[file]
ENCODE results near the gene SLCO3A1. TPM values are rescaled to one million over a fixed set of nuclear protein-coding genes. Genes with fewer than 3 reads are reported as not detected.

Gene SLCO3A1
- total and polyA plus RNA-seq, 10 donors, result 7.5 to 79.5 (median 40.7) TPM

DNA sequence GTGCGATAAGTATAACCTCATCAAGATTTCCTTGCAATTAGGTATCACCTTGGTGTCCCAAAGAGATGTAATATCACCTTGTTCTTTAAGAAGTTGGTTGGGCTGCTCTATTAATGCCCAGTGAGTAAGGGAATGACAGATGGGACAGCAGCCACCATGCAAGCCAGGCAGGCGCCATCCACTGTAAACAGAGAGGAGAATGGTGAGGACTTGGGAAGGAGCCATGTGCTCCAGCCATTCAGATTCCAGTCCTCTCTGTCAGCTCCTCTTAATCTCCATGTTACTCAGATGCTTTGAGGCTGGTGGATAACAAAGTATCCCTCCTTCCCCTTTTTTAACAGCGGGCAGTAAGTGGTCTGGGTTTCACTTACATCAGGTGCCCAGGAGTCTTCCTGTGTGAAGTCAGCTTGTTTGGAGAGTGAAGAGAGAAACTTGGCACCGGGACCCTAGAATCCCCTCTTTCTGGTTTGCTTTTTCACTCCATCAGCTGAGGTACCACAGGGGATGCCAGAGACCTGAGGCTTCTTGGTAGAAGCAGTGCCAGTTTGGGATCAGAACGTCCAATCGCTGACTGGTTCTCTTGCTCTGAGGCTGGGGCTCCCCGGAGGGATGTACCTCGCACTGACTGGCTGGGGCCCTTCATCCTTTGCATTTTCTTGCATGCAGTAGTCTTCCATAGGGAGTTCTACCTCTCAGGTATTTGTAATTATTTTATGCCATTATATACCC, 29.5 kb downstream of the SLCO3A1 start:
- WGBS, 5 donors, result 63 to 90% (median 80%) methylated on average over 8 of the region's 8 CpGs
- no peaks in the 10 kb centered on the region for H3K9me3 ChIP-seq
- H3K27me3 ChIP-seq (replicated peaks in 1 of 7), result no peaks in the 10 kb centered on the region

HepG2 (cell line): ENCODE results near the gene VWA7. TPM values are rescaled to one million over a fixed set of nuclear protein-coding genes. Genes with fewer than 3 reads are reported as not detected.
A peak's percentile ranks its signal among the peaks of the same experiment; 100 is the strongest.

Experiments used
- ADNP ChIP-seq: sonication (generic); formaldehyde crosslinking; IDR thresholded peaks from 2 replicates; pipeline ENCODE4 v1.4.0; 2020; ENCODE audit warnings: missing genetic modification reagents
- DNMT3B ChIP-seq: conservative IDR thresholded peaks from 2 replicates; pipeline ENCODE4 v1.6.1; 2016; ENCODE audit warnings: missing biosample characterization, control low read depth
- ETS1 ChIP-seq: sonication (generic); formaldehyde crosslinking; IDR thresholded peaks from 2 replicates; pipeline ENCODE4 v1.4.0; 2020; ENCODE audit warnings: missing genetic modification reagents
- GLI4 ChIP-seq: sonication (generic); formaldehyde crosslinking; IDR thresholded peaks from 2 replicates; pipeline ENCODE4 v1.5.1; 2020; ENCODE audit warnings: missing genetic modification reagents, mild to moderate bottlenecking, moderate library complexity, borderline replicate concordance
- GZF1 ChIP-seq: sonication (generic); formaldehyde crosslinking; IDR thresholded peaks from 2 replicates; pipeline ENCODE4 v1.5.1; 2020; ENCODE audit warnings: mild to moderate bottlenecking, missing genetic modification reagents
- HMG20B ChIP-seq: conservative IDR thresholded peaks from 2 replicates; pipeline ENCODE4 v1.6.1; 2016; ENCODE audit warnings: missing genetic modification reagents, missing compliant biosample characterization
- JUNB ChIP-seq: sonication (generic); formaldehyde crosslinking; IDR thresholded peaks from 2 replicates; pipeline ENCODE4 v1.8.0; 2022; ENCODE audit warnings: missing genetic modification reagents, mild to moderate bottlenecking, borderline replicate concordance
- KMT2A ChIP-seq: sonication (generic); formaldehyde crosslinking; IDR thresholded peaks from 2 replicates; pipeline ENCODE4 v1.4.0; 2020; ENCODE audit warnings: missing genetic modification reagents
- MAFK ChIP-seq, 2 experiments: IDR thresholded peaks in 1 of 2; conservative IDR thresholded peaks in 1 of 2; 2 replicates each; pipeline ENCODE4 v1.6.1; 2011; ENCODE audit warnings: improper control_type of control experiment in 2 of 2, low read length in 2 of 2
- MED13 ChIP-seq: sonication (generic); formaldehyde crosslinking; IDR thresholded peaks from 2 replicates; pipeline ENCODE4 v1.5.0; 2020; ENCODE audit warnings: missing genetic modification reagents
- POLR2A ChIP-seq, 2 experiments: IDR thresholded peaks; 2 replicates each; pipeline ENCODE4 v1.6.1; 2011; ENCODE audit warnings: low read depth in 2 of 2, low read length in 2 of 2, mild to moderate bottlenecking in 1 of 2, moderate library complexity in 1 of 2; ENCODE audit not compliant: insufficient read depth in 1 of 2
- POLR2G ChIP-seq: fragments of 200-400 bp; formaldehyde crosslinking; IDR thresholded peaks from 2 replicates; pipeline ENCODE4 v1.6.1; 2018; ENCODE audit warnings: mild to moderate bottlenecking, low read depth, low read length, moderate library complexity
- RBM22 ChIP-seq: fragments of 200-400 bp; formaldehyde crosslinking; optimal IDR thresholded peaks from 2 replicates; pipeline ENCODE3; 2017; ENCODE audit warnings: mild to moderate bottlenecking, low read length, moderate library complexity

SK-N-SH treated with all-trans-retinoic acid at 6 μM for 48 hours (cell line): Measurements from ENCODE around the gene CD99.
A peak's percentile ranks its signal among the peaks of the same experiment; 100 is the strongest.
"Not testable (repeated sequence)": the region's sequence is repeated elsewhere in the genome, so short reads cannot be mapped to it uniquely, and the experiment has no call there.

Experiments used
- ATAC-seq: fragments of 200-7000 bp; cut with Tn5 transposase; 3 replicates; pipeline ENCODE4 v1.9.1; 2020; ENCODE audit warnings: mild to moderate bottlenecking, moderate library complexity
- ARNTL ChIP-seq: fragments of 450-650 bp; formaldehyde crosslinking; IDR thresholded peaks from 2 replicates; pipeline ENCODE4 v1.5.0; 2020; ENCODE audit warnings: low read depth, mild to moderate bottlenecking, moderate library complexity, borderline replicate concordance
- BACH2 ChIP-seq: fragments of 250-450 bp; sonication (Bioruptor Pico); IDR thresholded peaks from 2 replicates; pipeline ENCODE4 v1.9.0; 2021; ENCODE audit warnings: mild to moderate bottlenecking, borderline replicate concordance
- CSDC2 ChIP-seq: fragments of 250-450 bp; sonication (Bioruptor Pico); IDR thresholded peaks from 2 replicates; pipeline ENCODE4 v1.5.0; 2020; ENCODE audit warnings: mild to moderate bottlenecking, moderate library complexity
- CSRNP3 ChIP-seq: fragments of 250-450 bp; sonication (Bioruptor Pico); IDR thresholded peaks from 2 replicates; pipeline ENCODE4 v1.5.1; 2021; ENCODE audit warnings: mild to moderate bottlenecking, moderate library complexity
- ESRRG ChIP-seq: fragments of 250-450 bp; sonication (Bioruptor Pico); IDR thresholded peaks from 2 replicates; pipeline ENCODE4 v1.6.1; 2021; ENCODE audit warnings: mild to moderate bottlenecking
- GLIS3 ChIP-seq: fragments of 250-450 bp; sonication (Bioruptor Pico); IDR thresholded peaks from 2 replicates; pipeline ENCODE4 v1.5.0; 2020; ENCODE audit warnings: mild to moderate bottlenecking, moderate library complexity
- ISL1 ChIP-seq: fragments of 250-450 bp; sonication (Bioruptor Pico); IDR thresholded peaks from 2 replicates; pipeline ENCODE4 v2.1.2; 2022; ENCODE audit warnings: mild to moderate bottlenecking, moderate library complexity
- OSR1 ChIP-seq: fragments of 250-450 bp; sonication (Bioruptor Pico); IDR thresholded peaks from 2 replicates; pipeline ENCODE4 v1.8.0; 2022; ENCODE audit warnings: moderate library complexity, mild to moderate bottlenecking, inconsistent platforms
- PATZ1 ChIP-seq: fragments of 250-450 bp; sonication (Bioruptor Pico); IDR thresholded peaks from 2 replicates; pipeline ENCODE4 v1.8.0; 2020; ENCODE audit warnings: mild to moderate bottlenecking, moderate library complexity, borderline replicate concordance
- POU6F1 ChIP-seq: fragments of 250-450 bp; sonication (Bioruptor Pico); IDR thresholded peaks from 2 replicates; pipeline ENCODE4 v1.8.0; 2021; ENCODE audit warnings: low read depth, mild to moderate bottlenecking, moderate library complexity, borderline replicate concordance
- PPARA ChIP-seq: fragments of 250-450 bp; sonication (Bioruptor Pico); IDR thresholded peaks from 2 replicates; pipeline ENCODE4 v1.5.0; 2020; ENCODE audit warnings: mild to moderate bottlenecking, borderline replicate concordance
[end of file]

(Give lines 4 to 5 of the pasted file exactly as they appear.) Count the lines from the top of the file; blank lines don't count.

DNA sequence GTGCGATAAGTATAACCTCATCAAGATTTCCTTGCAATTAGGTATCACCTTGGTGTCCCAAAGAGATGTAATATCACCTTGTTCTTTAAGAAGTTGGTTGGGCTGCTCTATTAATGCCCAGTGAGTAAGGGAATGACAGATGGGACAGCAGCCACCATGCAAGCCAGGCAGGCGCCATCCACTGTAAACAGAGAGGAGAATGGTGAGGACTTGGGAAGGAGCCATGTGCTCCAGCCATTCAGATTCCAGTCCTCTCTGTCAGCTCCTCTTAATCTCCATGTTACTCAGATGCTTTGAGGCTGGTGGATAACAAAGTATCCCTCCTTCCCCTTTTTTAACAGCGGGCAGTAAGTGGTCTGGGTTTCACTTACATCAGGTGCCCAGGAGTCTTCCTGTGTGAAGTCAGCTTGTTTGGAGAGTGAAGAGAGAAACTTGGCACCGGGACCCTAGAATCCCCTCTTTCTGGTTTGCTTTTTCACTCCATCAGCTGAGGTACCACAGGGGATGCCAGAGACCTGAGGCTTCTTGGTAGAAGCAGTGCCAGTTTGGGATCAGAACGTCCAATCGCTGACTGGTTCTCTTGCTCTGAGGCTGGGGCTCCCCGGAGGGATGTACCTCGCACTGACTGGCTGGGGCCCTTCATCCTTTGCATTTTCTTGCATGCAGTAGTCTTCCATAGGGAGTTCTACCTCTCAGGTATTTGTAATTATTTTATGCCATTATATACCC, 29.5 kb downstream of the SLCO3A1 start:
- WGBS, 5 donors, result 63 to 90% (median 80%) methylated on average over 8 of the region's 8 CpGs